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Deep down in the cool

 

Island of caves: 3.500 have been discovered so far, five are open to tourists

 

Juanjo, Bernat, Peter and Xisco are adventurous young men who feel attracted to the deep and dark. They are speleologists, but you may also call them cave explorers. As such, they are lucky to live on Majorca where they can choose between 3.500 registered caves. But the four companions are interested in only one, discovered in 1974 and situated between Portocristo and Portocolom on the South coast. The cave they have been exploring during the last years is not open to tourists, but might still interest the reader, because of one fact: nobody has ever seen the end of it. Sa Gleda is the name of what might be one of the biggest subaquatic caves of the world. When last asked about it, the four men had explored a total of almost eleven kilometers, and the farest point they had reached was about 1,7 kilometers from the entrance. For the time being, this is European record. The vastness of this underground world makes the exploration a difficult task, as the speleologists have to carry several oxygen bottles. The farer they have to dive in order to reach the limits of the already investigated parts, the less oxygen is left for further exploration.

Gorgeous rock formations such as we all know from caves that are open to the public were not the only interesting finds of the expedition. Juanjo, Bernat, Peter and Xisco also came across pieces of ancient ceramics, evidently thrown into holes in the ground that were formerly used to extract water and which are connected with this extensive system, where sweet and salt water mix in different proportions.

Before you get frustrated by the fact that Sa Gleda might well be out of reach for you, let’s change subject and review Majorca’s underground attractions which have been habilitated to receive visitors. At times to an unnecessary extent, but there we get into a discussion of taste. Some appreciate colourful illumination and a music show, others like it all natural. Majorca has it both, and our rating will help you to decide where to escape on a hot summer day when you got enough of sun and beach.

Three of the five “public” caves are situated along the south-eastern coast, one on the slope of the Tramuntana mountain range in the Northern part of the island and one, surprise, opens its rocky mouth within the city limits of Palma de Majorca. To make a long story short: Only three of them can be recommended without reservations: The Drach Caves and the Caves of Artà are by far the most spectacular ones and well worth the hefty entrance fee. The Drach caves are a mass affair with at times hundreds of visitors flocking into this fascinating underground system at a time. Apart from the ever present spectacular rock formations, the Drach Caves offer a show which will impress even those who consider it tacky. At the end of the tour you arrive at a huge underground auditorium with seating for well over thousand persons. There, the spectators are stunned with the sight of one of the biggest underground lakes of the world, “Lago Martel”, which is about 177 meters long. All of a sudden, the lights are switched off and out of the total darkness appear light and music. As they come closer you can distinguish three boats, on which musicians play live some popular pieces of classic music.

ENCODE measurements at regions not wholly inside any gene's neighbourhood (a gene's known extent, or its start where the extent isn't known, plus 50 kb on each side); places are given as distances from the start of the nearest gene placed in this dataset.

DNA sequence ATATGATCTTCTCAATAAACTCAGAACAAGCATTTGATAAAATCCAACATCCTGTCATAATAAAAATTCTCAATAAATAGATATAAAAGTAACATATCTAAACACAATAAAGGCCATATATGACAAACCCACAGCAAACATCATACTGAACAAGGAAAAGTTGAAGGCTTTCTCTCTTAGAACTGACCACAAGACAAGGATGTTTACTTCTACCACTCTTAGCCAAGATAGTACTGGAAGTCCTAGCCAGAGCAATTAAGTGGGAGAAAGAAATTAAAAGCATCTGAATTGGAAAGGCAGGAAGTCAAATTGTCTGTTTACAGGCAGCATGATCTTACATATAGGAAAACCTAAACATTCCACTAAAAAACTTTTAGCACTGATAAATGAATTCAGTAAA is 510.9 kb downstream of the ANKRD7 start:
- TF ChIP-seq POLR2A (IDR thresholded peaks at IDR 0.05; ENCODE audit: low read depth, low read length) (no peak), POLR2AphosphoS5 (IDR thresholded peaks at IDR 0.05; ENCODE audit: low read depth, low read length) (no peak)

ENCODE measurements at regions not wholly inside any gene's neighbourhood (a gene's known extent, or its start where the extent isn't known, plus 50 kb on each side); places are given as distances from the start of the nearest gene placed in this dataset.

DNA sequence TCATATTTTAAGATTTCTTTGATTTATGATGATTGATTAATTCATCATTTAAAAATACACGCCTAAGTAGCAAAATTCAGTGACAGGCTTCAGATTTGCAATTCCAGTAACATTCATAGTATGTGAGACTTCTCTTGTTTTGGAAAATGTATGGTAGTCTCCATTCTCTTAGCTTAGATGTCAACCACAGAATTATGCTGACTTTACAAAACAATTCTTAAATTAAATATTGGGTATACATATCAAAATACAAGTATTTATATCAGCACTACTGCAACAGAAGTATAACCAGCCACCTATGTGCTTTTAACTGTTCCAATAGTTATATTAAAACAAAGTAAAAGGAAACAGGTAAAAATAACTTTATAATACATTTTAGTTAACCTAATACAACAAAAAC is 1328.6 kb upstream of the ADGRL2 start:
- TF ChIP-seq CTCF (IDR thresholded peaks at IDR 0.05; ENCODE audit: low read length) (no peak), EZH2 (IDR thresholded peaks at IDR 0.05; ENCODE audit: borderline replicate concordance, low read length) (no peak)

No life music, but a “sound and light” show are offered in the Artà Caves which distinguish themselves by their enormous dimensions and beauty. Also worth to be noted is their wonderful situation with an entrance like a giant’s mouth right in the coastal cliffs, and you might well appreciate the scenic route leading there. Equally surrounded by a wonderful natural scenery (and near one of the oldest chapels of the island) are the Caves of Campanet, close to the Palma-Alcudia highway. They have not been “beautified” by colourful illumination systems, and no music is played to the visitors. Evidently, the owners have confidence in the natural beauty of this smaller, but enchanting cave. In addition, the “Coves de Campanet” have a curious history. Shooting for some German-spanish action movie took place there, and a relative of the owner had her wedding party set up in this world of stalactites and stalagmites.

To make the review complete, we ought to mention the Hams Caves, which offer a twenty minute walk and due to the small dimension of its lake kind of a parody on the Drach-music show, while charging a very expensive entrance fee. And the smallest and less spectacular cave of them all, the “Cueva de Génova” in a small village belonging to the district of Palma de Majorca, is interesting only if you are absolutely cave-starved and don’t want to travel as far as Portocristo or Campanet.

While tourists are being herded through those well known and much-exploited attractions, rough guys in dirty overalls explore the rest of Majorca’s underground. Four years ago, a group of Majorcan speleologists – or cave explorers – discovered what is now considered the deepest cave of the island, with a depth of 204 meters. It is situated in Escorca, not far from the famous Lluc monastry, and is mostly vertical, with one tunnel-shaped section, where the brave explorers lowered themselves on a rope straight through 156 meters.

And no, it is not open to the public.

 

© Thomas Fitzner, 2002